Is the current level of privacy provided by legislation such as HIPAA in the US sufficient? A consumer group is challenging the legislation in the US to determine whether there are further protections that can be put into place.
Exerpt: ALBANY, N.Y., Nov. 9 (UPI) -- Federal law aimed at ensuring electronic health information remains secure might not be strong enough to do the job, privacy and patient advocacy groups are arguing.
A primary goal of the Health Insurance Portability and Accountability Act of 1996 was to encourage electronic transactions among healthcare plans, doctors and hospitals while keeping patients' medical records private, but based on the experiences of other businesses, where confidential information often has fallen prey to computer hackers, the groups worry the law's protections may not be satisfactory.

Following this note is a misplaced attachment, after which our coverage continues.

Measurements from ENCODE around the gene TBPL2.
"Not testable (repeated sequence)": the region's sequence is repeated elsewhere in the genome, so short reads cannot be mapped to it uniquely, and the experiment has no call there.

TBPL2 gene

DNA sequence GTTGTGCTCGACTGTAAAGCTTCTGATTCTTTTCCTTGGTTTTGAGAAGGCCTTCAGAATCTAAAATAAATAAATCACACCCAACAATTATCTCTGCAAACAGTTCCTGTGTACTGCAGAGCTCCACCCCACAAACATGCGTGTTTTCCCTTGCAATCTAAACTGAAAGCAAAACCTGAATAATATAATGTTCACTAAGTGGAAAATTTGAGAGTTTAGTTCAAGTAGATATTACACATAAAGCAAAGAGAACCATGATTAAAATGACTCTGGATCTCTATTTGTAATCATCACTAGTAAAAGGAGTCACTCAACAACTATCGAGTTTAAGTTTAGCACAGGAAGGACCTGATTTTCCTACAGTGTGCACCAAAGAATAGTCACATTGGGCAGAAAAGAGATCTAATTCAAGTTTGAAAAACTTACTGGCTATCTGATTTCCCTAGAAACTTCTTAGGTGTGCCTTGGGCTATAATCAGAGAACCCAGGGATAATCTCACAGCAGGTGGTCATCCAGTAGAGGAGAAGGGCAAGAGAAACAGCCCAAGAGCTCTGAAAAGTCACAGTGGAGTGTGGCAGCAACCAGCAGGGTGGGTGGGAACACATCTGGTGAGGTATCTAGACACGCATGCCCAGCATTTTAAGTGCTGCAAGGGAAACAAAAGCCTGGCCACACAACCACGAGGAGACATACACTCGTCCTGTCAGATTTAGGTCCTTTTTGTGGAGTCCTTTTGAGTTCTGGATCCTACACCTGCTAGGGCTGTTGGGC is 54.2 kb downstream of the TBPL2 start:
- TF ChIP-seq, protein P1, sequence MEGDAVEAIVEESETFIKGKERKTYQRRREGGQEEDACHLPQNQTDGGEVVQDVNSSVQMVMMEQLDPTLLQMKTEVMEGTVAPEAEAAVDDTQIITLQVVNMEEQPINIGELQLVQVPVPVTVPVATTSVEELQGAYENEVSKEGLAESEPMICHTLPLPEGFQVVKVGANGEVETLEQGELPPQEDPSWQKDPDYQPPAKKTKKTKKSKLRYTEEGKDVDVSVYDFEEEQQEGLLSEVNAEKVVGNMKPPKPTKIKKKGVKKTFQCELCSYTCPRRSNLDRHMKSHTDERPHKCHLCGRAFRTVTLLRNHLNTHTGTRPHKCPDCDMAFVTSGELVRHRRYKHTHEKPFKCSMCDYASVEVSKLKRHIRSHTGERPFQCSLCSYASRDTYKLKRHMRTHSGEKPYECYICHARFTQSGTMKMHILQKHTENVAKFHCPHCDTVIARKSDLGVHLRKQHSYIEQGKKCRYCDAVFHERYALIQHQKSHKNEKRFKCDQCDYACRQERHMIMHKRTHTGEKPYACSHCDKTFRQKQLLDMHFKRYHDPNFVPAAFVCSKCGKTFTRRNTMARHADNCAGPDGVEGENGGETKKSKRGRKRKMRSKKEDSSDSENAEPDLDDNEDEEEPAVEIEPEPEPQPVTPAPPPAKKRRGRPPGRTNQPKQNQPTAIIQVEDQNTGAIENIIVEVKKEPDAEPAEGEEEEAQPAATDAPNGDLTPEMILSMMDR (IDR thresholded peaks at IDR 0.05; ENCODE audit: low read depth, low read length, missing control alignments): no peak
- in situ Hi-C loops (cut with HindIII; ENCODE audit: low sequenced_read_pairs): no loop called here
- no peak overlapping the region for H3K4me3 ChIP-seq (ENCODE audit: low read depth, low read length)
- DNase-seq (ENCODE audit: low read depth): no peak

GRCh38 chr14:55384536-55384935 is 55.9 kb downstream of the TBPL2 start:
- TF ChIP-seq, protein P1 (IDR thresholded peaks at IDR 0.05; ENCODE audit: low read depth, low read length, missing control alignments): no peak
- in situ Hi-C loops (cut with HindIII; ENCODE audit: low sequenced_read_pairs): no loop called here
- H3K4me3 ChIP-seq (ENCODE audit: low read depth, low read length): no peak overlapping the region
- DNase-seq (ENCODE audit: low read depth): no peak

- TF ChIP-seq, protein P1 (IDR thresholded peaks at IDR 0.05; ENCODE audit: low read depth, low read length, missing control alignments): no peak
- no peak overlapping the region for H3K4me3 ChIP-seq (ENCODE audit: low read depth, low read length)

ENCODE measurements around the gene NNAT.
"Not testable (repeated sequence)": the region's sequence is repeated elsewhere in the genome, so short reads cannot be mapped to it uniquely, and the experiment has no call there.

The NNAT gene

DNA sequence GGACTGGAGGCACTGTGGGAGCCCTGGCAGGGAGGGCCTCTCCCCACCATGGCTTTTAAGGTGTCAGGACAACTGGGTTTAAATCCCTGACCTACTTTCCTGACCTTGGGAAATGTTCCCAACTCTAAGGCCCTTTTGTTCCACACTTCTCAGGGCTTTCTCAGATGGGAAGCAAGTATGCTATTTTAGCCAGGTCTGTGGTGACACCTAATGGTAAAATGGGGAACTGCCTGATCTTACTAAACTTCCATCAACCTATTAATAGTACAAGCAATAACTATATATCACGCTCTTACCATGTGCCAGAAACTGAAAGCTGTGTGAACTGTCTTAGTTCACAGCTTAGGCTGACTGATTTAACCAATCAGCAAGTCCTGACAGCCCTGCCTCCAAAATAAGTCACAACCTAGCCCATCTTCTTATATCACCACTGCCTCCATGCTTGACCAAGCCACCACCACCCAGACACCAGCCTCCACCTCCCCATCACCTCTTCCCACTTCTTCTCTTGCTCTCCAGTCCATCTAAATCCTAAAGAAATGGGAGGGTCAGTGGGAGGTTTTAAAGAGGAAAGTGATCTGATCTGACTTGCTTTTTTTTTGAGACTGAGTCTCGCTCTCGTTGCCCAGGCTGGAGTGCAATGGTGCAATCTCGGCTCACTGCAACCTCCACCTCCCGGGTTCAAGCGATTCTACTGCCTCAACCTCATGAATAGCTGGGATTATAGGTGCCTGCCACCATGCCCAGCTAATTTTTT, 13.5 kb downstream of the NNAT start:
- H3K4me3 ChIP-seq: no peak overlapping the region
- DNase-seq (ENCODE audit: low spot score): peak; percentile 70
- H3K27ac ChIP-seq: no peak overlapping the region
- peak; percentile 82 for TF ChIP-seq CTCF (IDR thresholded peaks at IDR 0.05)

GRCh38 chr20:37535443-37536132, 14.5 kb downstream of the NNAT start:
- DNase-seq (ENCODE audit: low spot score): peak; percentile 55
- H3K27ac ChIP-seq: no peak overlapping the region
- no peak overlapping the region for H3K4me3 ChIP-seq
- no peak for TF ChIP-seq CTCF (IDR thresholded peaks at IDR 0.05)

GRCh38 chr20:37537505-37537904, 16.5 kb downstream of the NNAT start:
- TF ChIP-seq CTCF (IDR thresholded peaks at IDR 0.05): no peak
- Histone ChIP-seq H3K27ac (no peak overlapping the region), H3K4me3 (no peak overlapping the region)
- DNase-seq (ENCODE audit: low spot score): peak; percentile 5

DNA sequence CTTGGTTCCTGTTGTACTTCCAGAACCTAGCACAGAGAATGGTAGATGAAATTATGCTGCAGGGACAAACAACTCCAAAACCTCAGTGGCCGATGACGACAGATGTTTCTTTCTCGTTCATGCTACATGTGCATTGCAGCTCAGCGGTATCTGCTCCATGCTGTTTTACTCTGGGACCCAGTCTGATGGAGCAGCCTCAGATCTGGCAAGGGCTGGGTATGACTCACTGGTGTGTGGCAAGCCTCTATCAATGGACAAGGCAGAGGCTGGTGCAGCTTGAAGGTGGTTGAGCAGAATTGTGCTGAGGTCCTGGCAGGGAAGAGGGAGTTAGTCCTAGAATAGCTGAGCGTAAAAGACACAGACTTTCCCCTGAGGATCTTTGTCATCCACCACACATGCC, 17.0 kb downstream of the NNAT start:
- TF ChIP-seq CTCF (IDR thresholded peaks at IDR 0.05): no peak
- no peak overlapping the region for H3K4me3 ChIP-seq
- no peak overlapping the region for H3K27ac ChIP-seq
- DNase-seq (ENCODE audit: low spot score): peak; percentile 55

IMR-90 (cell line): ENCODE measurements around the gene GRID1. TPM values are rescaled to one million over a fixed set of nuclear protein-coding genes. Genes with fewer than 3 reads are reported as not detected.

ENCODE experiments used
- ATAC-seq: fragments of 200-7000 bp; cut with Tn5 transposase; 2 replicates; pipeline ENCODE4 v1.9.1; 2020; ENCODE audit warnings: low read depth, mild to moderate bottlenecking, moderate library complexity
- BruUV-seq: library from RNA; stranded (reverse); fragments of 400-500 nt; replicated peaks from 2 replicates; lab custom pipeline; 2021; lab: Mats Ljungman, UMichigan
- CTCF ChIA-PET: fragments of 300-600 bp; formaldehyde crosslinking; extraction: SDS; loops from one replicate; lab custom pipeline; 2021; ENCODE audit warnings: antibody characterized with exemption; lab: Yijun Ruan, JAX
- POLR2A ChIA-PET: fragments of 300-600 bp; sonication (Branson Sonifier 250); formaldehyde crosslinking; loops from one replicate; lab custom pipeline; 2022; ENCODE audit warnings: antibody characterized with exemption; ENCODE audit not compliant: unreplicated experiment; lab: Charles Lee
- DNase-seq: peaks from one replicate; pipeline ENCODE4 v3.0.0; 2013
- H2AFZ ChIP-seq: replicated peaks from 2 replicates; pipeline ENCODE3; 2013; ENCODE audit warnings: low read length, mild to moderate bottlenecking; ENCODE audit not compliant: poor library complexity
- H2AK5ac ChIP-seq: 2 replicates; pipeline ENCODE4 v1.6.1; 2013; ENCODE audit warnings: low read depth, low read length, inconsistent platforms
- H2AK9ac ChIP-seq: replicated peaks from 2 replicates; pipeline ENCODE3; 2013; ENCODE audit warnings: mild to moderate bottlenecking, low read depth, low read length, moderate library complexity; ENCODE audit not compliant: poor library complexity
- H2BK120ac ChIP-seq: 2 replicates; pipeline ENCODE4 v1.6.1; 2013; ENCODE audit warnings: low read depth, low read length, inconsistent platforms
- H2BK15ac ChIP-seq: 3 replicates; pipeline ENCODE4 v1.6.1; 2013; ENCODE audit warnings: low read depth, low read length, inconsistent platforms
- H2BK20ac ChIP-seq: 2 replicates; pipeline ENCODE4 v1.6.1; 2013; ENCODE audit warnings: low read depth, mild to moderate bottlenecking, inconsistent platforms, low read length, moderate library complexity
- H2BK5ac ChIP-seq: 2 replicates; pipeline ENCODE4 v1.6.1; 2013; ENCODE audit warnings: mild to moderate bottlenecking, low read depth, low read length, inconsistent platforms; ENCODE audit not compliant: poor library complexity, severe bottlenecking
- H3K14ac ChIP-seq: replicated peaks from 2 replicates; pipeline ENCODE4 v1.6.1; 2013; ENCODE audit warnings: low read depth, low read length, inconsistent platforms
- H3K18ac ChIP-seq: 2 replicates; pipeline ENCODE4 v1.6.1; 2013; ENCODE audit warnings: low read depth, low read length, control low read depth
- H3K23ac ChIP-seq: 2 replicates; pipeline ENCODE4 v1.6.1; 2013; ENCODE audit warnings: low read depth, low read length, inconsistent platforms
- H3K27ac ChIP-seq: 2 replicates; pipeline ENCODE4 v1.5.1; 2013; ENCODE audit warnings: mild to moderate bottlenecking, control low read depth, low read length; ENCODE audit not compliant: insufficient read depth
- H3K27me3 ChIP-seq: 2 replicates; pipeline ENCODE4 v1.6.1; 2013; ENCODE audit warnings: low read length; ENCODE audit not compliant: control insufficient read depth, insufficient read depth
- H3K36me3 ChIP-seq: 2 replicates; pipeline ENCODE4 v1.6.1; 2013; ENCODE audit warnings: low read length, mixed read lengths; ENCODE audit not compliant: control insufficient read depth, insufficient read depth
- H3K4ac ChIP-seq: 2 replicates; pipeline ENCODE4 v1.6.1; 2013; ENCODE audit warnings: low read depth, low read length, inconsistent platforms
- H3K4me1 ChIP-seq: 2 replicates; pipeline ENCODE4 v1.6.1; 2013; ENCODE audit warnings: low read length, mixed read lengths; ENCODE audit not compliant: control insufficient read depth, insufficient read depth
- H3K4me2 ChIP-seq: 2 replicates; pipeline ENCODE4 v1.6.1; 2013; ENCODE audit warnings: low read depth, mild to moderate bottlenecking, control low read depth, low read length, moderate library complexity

"Simply put, we don't think the legal protection under HIPAA is sufficient for the technological development planned -- we're not opposed to the technology, but we feel there should be more safeguards when (transmitting) some medical information," Marc Rotenberg, executive director of the Electronic Privacy Information Center in Washington, D.C., told United Press International.
Do you think we have gone far enough in Canada with our provincial and national privacy legislation? Do you believe that we can move forward and implement broader IT solutions while still protecting the public rights of citizens to privacy of information? To comment on this article, click ont he 'Comments link below.